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Cold Lava Mudflows Kill 58 in Indonesia's West Sumatra

The death toll from floods and cold lava mudflows in Indonesia's West Sumatra province has climbed to 58, the country's disaster management agency said on Wednesday.

Intense monsoon rains triggered flash floods across several regions of West Sumatra over the weekend, as cold lava and mudflows from Mount Marapi surged down slopes and inundated communities, officials said.

Thirty-five people are still missing, 33 have been injured, and more than 1,500 families have been affected, according to the agency.

Cold lava floods, also known as lahars, are volcanic mudflows that can occur during or after eruptions when heavy rainfall mobilises loose volcanic material.

Lieutenant General Suharyanto, the head of the disaster agency, said the government was prioritising efforts to restore roads and bridges that were damaged or destroyed in the disaster, which has hampered rescue and relief operations.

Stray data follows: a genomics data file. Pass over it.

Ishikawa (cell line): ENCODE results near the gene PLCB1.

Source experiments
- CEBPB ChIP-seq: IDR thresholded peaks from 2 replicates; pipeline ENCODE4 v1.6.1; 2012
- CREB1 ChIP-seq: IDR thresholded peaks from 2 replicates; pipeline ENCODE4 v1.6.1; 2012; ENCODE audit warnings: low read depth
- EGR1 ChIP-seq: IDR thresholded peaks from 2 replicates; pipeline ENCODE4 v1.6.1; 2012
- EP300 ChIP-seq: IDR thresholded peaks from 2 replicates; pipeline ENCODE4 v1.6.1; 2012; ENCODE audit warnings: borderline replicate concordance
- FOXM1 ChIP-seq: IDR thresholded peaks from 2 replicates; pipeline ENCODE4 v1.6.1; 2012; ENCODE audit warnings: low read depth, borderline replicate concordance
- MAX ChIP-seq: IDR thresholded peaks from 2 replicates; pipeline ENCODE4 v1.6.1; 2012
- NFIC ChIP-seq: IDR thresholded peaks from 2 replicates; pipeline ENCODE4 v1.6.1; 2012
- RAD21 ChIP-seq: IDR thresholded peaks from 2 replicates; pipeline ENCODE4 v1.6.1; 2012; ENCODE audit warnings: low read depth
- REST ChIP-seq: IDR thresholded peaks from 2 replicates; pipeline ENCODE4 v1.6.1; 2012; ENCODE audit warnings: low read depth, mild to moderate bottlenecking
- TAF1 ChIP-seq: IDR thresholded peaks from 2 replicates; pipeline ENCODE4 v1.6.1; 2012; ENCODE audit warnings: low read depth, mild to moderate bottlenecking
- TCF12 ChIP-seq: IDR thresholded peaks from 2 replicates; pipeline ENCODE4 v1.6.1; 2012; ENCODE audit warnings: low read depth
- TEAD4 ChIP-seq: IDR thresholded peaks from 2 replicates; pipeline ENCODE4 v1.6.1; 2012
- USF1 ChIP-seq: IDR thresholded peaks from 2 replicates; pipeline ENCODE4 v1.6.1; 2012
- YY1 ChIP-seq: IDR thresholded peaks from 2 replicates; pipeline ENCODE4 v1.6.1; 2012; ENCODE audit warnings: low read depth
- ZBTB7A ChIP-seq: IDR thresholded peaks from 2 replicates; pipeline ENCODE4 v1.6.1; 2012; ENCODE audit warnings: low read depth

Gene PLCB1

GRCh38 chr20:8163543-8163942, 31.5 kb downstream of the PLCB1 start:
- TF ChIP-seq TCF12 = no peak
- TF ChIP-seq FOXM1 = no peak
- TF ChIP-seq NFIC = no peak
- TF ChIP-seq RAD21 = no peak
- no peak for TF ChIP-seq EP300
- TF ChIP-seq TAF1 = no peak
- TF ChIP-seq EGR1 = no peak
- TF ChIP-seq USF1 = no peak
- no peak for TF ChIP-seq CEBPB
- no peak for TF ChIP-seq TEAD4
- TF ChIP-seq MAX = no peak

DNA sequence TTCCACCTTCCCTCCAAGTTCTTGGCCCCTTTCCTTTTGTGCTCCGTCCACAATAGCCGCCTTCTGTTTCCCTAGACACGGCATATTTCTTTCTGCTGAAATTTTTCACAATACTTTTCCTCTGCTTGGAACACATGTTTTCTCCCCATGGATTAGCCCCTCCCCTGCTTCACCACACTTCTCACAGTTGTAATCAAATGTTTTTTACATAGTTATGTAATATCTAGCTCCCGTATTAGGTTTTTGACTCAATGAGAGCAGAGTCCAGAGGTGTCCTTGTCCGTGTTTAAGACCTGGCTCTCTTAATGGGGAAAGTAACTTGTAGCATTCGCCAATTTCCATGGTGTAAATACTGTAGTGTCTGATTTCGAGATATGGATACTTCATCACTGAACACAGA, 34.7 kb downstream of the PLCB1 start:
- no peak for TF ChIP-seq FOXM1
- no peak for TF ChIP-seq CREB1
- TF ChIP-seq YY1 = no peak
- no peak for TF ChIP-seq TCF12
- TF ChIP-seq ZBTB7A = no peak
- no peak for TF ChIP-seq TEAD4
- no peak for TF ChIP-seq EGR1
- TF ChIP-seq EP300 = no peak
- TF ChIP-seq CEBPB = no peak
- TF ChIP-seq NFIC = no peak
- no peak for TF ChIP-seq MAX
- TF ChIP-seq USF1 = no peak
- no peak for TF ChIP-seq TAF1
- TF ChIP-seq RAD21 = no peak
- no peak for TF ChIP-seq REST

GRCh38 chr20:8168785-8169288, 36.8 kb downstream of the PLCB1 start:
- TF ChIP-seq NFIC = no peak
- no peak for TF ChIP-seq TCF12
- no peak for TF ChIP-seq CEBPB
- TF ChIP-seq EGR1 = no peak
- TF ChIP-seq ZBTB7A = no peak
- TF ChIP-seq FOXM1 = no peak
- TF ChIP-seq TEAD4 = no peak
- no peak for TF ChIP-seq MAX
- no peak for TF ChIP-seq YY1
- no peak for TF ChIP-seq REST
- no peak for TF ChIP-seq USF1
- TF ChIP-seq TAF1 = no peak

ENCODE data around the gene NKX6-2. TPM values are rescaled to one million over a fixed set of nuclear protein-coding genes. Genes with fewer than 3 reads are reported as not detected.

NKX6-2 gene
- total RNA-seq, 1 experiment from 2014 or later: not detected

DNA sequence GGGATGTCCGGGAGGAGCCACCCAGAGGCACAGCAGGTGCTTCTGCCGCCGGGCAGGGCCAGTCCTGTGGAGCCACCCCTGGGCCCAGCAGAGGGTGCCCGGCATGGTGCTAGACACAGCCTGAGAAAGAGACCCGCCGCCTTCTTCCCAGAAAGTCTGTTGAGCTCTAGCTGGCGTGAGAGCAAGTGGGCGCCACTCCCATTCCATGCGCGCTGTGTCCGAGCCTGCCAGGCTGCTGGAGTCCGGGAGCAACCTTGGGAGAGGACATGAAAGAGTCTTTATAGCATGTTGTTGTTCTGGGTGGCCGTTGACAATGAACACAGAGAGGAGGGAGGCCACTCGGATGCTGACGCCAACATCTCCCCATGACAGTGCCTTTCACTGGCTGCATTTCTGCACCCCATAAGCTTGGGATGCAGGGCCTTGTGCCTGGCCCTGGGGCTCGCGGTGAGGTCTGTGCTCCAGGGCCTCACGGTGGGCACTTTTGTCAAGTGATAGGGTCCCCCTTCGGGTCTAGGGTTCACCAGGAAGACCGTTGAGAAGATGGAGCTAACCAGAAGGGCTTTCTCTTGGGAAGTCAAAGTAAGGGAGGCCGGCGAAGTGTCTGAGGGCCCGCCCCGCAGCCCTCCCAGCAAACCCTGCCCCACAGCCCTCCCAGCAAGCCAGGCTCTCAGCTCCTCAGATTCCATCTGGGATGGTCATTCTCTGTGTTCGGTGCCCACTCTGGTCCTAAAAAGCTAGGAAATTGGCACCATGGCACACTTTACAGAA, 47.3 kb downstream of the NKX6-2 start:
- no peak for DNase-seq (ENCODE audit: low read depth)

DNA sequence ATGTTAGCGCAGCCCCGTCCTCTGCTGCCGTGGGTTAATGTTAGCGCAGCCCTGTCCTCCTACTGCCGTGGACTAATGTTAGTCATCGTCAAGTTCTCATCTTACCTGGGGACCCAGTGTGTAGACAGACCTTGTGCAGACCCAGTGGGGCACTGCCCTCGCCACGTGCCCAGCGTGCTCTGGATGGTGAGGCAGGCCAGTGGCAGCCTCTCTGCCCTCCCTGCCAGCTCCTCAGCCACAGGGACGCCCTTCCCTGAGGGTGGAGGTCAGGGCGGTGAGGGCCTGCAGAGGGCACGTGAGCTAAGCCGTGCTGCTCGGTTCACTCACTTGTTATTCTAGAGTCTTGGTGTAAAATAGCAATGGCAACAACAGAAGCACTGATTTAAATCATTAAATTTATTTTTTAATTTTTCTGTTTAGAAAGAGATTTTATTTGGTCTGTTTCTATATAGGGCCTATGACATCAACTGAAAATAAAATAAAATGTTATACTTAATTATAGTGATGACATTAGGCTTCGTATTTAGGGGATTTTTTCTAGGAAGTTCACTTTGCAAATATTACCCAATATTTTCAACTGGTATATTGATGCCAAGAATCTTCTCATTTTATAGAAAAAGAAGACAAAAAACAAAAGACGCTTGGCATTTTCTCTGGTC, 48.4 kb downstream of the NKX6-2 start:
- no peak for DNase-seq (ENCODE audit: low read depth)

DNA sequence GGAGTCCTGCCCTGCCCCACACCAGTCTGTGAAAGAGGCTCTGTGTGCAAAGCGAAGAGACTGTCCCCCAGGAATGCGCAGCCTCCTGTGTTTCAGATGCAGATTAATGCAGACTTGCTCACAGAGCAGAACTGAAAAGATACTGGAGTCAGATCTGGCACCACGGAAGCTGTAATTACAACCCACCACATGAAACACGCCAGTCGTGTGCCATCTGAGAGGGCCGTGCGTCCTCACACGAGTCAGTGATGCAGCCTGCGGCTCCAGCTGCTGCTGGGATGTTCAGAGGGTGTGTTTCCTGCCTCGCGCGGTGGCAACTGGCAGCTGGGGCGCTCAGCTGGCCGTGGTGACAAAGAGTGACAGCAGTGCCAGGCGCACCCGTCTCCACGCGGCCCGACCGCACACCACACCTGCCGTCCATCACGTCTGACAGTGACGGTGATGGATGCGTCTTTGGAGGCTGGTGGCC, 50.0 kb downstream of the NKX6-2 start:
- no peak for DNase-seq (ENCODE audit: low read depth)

Helicopters were being used to deliver aid to some areas while authorities were also considering relocating residents whose homes were damaged or destroyed, he said.

He said the country's weather agency would soon launch weather modification operations to reduce rainfall in the area.

"We don't want the efforts in this emergency response phase to be hampered again by rain and bad weather causing further disasters," Suharyanto said in a statement.

Indonesia is prone to natural disasters due to its location on the Pacific "Ring of Fire," an arc of volcanoes and fault lines where earthquakes and volcanic eruptions are common.

*Except for the heading, this story has not been edited by The enewstime.in and has been published from IANS feed.

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